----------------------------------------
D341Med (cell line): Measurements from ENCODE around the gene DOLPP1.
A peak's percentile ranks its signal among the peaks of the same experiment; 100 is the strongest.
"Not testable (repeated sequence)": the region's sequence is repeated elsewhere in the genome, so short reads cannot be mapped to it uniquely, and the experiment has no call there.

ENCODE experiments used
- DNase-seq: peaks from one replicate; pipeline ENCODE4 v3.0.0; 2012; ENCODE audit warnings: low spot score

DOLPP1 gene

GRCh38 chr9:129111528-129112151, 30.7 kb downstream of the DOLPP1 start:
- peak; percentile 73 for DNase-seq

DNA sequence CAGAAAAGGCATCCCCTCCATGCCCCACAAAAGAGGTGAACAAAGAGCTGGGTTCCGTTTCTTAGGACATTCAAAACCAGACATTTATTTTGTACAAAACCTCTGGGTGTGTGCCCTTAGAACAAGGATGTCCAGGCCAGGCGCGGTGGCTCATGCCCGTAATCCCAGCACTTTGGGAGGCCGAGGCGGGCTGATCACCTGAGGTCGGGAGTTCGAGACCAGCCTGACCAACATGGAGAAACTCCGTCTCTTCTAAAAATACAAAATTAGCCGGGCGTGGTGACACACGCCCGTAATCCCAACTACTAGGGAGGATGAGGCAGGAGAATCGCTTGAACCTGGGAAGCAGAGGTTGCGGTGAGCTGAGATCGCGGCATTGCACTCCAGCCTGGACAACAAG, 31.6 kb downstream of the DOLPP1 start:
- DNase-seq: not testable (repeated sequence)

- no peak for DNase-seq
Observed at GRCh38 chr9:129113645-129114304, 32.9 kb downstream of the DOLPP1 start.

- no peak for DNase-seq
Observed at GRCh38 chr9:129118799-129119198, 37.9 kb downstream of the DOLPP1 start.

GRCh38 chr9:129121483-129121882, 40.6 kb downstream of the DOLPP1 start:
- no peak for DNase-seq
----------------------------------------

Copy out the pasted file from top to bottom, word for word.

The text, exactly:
D341Med (cell line): Measurements from ENCODE around the gene DOLPP1.
A peak's percentile ranks its signal among the peaks of the same experiment; 100 is the strongest.
"Not testable (repeated sequence)": the region's sequence is repeated elsewhere in the genome, so short reads cannot be mapped to it uniquely, and the experiment has no call there.

ENCODE experiments used
- DNase-seq: peaks from one replicate; pipeline ENCODE4 v3.0.0; 2012; ENCODE audit warnings: low spot score

DOLPP1 gene

GRCh38 chr9:129111528-129112151, 30.7 kb downstream of the DOLPP1 start:
- peak; percentile 73 for DNase-seq

DNA sequence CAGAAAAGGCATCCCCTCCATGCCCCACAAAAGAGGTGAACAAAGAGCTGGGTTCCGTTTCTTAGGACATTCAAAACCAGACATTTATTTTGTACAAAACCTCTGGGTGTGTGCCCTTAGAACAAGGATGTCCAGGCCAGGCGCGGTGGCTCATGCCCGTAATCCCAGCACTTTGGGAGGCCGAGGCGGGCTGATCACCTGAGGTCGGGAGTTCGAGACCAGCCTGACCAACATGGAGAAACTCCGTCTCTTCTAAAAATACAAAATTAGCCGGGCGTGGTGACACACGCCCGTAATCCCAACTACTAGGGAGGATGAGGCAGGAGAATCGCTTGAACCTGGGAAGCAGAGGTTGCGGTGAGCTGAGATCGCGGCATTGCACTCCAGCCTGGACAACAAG, 31.6 kb downstream of the DOLPP1 start:
- DNase-seq: not testable (repeated sequence)

- no peak for DNase-seq
Observed at GRCh38 chr9:129113645-129114304, 32.9 kb downstream of the DOLPP1 start.

- no peak for DNase-seq
Observed at GRCh38 chr9:129118799-129119198, 37.9 kb downstream of the DOLPP1 start.

GRCh38 chr9:129121483-129121882, 40.6 kb downstream of the DOLPP1 start:
- no peak for DNase-seq